Negotiations over Georgia Power’s rate hikes appear to stall

Credit: Natrice Miller /

Credit: Natrice Miller /

Company has requested a $2.9 billion rate increase over the next three years

Georgia Power and staff for state utility regulators appear to be in a stalemate over the company’s request to raise its electricity rates, people with knowledge of the negotiations tell The Atlanta Journal-Constitution.

The development adds fresh uncertainty near the end of a high-stakes, months-long case which could affect how much the company’s 2.7 million customers pay for electricity for years to come.

The roadblock comes less than two weeks before the Georgia Public Service Commission (PSC) is set to take a critical vote on whether to approve or adjust the $2.9 billion rate increase the company has requested to take effect over the next three years. If Georgia Power’s plan were approved, the new rates would raise the typical household’s annual electric bill by nearly $200 over the next three years, with the largest increase taking effect after Jan. 1.

The lack of an agreement is not unheard of, but it opens the door to a host of scenarios, including the PSC ordering a stripped down rate adjustment, instead of the comprehensive, three-year investment plan the company has requested, one of the people with knowledge of the confidential negotiations, told the AJC. Those new rates could remain in place until the company requests a new set of hearings on a different rate plan.

The settlement discussions are currently confidential, though details could emerge publicly in the coming days.

Asked to confirm whether talks had stalled, Georgia Power spokesman Jacob Hawkins said, “While we will not comment on any type of confidential settlement discussions, we are continuing to actively work through the regulatory process in our 2022 Rate Request.”

Still, the chasm between the parties was apparent in their final arguments submitted to the PSC this week.

In a scathing brief filed with the commission Thursday, PSC staff attorneys argued the grid investments the company has used to justify the rate increase aren’t needed and would burden ratepayers. Staff also called Georgia Power’s requested return from those investments — otherwise known as profits — excessive compared to what other regulated utilities have been granted.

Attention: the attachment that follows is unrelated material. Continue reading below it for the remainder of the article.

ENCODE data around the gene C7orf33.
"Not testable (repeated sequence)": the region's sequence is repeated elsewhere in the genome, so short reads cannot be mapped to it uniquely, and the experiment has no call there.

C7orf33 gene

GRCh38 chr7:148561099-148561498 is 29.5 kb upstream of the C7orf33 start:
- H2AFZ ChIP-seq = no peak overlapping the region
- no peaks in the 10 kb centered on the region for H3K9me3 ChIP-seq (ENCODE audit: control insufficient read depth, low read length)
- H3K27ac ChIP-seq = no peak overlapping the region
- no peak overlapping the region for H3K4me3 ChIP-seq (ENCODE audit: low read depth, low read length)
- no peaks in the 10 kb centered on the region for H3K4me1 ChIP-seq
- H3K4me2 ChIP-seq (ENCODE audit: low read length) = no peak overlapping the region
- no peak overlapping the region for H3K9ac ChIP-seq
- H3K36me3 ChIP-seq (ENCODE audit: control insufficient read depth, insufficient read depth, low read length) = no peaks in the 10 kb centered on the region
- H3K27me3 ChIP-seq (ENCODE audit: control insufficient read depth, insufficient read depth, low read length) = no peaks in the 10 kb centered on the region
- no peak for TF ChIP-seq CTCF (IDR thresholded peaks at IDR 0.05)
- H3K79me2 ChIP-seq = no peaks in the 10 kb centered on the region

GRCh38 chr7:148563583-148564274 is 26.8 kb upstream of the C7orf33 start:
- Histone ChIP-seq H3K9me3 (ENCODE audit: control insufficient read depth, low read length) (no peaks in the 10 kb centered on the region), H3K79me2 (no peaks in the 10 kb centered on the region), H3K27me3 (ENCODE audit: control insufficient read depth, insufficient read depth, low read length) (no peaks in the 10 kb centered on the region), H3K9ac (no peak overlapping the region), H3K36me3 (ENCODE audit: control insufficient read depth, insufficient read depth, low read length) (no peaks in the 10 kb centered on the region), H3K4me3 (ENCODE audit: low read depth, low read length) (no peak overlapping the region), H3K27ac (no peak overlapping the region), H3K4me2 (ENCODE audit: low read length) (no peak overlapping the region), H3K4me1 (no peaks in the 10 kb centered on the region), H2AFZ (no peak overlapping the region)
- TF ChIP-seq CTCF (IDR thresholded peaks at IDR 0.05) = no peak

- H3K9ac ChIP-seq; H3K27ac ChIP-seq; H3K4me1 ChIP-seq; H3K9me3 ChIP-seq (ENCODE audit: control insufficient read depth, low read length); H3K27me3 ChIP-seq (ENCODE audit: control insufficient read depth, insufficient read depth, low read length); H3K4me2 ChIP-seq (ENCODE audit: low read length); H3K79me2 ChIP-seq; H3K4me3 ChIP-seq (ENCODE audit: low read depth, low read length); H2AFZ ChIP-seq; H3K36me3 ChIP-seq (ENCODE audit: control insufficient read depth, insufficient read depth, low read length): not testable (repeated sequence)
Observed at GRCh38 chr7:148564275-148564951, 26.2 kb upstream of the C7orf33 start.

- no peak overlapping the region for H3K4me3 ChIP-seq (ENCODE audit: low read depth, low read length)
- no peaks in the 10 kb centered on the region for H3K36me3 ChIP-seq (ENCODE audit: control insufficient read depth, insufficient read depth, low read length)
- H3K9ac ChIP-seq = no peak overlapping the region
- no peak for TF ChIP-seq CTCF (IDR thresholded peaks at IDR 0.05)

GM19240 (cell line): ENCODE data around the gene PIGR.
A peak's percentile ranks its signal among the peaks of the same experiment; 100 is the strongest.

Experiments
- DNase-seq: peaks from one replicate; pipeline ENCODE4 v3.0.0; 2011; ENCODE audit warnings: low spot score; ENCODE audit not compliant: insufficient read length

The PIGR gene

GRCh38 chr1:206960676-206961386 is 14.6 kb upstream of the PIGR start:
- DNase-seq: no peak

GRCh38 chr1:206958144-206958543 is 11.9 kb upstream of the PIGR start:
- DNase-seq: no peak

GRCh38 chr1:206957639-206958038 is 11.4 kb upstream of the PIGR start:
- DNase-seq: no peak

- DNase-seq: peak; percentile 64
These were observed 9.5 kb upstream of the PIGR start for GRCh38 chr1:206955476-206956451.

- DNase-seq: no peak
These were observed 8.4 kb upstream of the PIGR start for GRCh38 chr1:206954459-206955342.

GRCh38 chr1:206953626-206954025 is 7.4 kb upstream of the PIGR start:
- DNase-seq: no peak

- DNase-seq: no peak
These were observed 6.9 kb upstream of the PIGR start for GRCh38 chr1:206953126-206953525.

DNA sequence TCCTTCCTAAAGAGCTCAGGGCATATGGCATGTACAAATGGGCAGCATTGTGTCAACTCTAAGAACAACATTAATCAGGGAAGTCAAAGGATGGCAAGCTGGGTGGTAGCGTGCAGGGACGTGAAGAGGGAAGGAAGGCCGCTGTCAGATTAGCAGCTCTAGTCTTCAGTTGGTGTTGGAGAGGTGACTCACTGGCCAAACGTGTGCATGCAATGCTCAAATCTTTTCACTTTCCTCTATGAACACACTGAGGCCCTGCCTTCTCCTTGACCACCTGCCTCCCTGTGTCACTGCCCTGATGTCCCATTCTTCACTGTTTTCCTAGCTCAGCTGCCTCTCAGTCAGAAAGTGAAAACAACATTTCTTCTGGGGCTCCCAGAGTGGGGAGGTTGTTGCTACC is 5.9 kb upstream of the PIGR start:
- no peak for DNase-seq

“Georgia Power Company’s request is unprecedented, as will be the impact on its customers if the request is granted,” the brief said. “Staff’s proposal appropriately balances the interests of Georgia Power and its customers by allowing the Company the ability to earn a fair return while avoiding the rate shock that will occur if the Commission blesses the Company’s draconian proposal.”

In their own brief, attorneys for Georgia Power, called staff’s recommendations “unacceptable” and said they ignored the challenges presented by the COVID-19 pandemic, inflation, supply chain disruptions and more. Staff’s proposed plan calls for the company to recover roughly $530 million from its customers over the next three years, about one-fifth the $2.9 billion Georgia Power wants.

“When considering the past three years, many of the recommendations made by parties in this case would harm customers by upsetting the well-designed and balanced regulatory structure currently in place, and ultimately undermine the financial health and integrity of Georgia Power,” the company’s brief said.

While the lack of a settlement framework between Georgia Power and the PSC’s public interest advocacy staff before the final vote is not unprecedented, it is unusual.

In 2019, when the commission approved a roughly $1.8 billion rate increase, PSC staff and the company also failed to reach an agreement. Instead, Georgia Power and several of the intervening parties in the case reached a separate agreement, which was later approved with some tweaks by the commission.

On Friday, PSC staff distributed another alternative proposal to the other parties in the current rate proceedings. According to a document viewed by the AJC and verified by a person with knowledge of the negotiations, that plan would allow Georgia Power to recover roughly $1.2 billion from customers over the next three years. That’s less than half of what the company has proposed, but more than double the amount recommended by PSC staff in its initial plan.

It was not immediately clear whether any intervening parties — or Georgia Power — had accepted that plan.

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